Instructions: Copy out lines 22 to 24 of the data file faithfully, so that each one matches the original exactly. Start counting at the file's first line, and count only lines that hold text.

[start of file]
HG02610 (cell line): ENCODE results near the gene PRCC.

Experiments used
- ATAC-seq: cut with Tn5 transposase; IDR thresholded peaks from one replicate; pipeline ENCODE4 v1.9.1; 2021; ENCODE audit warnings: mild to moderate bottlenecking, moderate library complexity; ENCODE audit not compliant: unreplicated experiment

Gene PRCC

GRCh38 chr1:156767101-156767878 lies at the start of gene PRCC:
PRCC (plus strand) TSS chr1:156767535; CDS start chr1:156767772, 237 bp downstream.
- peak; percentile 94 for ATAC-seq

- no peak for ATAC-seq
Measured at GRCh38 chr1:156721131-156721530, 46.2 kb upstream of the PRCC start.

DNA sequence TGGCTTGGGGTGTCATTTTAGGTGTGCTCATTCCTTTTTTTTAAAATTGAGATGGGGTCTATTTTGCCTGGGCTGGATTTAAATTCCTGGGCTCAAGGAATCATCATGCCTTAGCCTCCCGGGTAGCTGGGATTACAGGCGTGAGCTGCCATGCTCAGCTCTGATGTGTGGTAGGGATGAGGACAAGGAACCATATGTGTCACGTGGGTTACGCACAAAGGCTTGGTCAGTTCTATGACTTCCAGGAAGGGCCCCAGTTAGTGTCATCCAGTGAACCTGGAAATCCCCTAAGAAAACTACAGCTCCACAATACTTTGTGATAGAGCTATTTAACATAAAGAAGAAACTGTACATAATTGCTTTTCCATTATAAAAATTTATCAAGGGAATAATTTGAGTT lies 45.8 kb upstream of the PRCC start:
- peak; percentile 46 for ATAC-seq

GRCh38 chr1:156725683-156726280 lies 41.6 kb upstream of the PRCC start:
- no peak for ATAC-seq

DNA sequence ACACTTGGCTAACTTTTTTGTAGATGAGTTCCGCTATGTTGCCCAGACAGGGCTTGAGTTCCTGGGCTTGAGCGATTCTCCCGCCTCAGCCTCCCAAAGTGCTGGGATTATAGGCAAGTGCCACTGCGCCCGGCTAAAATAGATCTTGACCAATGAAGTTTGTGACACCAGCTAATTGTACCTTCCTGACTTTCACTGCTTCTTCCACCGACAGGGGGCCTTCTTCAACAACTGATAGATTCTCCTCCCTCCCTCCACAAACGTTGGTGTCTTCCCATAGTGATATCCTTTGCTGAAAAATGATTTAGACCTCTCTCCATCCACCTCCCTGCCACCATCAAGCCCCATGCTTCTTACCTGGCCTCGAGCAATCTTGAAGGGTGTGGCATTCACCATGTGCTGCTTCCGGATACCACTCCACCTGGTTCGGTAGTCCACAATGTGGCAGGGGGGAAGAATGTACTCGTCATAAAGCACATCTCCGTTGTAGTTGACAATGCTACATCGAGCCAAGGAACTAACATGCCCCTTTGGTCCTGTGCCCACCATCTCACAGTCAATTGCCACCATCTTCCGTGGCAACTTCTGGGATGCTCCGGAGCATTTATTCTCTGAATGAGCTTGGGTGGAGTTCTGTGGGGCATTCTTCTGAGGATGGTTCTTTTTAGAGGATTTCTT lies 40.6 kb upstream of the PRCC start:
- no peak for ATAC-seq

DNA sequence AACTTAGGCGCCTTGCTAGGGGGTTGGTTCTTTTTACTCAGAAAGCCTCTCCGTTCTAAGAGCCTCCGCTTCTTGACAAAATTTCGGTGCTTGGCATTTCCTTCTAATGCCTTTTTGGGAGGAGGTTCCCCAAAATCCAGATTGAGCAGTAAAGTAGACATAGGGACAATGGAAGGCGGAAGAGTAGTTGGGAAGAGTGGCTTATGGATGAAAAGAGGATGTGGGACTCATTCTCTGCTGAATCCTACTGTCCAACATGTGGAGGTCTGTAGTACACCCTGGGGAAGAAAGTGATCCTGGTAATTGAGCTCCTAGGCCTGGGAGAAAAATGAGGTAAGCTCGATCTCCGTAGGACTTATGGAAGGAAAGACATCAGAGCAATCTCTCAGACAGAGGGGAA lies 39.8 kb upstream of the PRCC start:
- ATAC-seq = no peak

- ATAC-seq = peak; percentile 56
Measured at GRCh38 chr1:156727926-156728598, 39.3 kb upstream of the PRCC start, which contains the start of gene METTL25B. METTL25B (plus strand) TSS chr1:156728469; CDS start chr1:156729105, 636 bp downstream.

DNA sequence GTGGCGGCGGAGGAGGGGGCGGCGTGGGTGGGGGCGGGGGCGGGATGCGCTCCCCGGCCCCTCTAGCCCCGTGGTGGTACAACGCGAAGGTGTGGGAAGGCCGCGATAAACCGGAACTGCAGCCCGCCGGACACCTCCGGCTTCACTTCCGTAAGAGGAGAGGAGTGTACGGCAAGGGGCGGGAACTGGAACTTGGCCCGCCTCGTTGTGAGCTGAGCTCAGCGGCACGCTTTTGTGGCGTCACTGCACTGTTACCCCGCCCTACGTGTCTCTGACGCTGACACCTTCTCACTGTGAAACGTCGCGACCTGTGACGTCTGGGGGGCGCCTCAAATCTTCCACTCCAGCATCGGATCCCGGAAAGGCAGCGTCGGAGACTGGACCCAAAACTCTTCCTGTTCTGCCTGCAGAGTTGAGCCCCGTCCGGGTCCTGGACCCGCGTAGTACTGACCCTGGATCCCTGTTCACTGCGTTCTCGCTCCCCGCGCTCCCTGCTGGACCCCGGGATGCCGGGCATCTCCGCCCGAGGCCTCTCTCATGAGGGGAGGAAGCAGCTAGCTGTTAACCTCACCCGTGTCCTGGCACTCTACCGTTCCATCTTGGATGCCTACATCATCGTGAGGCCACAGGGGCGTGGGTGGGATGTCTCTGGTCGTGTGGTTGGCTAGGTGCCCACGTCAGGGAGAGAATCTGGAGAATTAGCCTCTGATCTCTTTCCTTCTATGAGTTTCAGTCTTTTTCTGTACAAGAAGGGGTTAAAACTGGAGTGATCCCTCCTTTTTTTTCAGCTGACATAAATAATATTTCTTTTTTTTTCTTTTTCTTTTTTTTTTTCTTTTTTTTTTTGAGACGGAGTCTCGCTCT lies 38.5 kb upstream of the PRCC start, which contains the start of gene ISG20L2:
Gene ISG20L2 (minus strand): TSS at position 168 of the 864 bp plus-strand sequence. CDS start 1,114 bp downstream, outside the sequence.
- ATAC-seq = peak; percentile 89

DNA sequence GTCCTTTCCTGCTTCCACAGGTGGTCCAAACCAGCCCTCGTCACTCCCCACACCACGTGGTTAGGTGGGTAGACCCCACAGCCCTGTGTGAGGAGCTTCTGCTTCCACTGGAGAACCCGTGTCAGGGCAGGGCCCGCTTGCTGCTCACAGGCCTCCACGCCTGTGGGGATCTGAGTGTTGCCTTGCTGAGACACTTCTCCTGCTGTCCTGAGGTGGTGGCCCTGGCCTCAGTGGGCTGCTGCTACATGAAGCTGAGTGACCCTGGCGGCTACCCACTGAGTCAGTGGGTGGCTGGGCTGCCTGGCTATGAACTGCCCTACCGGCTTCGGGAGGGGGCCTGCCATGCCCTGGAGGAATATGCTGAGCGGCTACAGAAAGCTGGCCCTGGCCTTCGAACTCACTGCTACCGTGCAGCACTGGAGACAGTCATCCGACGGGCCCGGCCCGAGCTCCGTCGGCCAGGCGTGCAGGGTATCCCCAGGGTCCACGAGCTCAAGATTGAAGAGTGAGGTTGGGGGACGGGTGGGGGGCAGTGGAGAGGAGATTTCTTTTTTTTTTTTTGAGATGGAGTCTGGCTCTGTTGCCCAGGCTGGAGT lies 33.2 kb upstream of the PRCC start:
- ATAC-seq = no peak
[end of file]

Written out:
- ATAC-seq = peak; percentile 89

DNA sequence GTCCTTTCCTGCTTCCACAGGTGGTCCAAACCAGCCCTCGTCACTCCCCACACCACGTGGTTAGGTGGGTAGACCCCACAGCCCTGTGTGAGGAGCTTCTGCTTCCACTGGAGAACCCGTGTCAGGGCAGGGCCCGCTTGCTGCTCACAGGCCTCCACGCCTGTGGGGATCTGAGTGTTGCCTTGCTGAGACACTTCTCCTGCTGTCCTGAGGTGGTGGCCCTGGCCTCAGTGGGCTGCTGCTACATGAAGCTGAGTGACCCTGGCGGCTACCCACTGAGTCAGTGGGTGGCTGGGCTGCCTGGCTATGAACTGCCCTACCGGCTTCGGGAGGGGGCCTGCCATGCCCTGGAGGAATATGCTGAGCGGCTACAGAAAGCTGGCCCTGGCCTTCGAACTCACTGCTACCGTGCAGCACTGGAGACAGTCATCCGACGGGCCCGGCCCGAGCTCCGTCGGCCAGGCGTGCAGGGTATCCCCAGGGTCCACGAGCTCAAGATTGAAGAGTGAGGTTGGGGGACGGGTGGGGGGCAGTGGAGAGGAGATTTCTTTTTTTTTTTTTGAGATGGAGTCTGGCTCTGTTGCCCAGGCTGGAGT lies 33.2 kb upstream of the PRCC start:
- ATAC-seq = no peak